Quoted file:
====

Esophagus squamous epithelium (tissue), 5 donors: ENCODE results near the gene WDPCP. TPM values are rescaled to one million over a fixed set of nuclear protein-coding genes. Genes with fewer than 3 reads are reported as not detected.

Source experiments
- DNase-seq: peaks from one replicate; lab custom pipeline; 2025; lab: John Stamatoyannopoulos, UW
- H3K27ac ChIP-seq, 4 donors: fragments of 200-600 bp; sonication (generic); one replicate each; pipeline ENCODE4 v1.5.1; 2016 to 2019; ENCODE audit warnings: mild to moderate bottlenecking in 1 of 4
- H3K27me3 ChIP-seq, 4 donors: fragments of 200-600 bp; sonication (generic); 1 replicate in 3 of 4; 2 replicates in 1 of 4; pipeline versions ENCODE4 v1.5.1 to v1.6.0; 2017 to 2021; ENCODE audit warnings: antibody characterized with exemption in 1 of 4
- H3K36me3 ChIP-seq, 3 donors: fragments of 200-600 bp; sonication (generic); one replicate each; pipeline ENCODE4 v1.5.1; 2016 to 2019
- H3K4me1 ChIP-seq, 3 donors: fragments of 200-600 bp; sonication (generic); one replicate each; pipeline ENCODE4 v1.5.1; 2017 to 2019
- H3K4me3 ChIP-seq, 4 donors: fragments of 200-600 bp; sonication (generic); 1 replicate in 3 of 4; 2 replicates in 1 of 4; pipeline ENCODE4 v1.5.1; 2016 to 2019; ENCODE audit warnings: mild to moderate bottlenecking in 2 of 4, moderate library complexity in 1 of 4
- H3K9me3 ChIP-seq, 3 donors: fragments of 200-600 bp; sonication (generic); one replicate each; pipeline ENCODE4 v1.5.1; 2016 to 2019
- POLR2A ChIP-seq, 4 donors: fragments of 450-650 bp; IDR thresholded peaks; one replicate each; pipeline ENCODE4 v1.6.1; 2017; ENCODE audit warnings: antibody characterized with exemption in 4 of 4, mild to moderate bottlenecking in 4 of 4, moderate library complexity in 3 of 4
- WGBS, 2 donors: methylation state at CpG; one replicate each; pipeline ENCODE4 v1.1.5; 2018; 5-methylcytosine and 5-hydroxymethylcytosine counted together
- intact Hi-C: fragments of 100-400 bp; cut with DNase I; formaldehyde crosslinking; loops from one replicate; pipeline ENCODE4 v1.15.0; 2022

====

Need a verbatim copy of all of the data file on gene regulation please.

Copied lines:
Esophagus squamous epithelium (tissue), 5 donors: ENCODE results near the gene WDPCP. TPM values are rescaled to one million over a fixed set of nuclear protein-coding genes. Genes with fewer than 3 reads are reported as not detected.

Source experiments
- DNase-seq: peaks from one replicate; lab custom pipeline; 2025; lab: John Stamatoyannopoulos, UW
- H3K27ac ChIP-seq, 4 donors: fragments of 200-600 bp; sonication (generic); one replicate each; pipeline ENCODE4 v1.5.1; 2016 to 2019; ENCODE audit warnings: mild to moderate bottlenecking in 1 of 4
- H3K27me3 ChIP-seq, 4 donors: fragments of 200-600 bp; sonication (generic); 1 replicate in 3 of 4; 2 replicates in 1 of 4; pipeline versions ENCODE4 v1.5.1 to v1.6.0; 2017 to 2021; ENCODE audit warnings: antibody characterized with exemption in 1 of 4
- H3K36me3 ChIP-seq, 3 donors: fragments of 200-600 bp; sonication (generic); one replicate each; pipeline ENCODE4 v1.5.1; 2016 to 2019
- H3K4me1 ChIP-seq, 3 donors: fragments of 200-600 bp; sonication (generic); one replicate each; pipeline ENCODE4 v1.5.1; 2017 to 2019
- H3K4me3 ChIP-seq, 4 donors: fragments of 200-600 bp; sonication (generic); 1 replicate in 3 of 4; 2 replicates in 1 of 4; pipeline ENCODE4 v1.5.1; 2016 to 2019; ENCODE audit warnings: mild to moderate bottlenecking in 2 of 4, moderate library complexity in 1 of 4
- H3K9me3 ChIP-seq, 3 donors: fragments of 200-600 bp; sonication (generic); one replicate each; pipeline ENCODE4 v1.5.1; 2016 to 2019
- POLR2A ChIP-seq, 4 donors: fragments of 450-650 bp; IDR thresholded peaks; one replicate each; pipeline ENCODE4 v1.6.1; 2017; ENCODE audit warnings: antibody characterized with exemption in 4 of 4, mild to moderate bottlenecking in 4 of 4, moderate library complexity in 3 of 4
- WGBS, 2 donors: methylation state at CpG; one replicate each; pipeline ENCODE4 v1.1.5; 2018; 5-methylcytosine and 5-hydroxymethylcytosine counted together
- intact Hi-C: fragments of 100-400 bp; cut with DNase I; formaldehyde crosslinking; loops from one replicate; pipeline ENCODE4 v1.15.0; 2022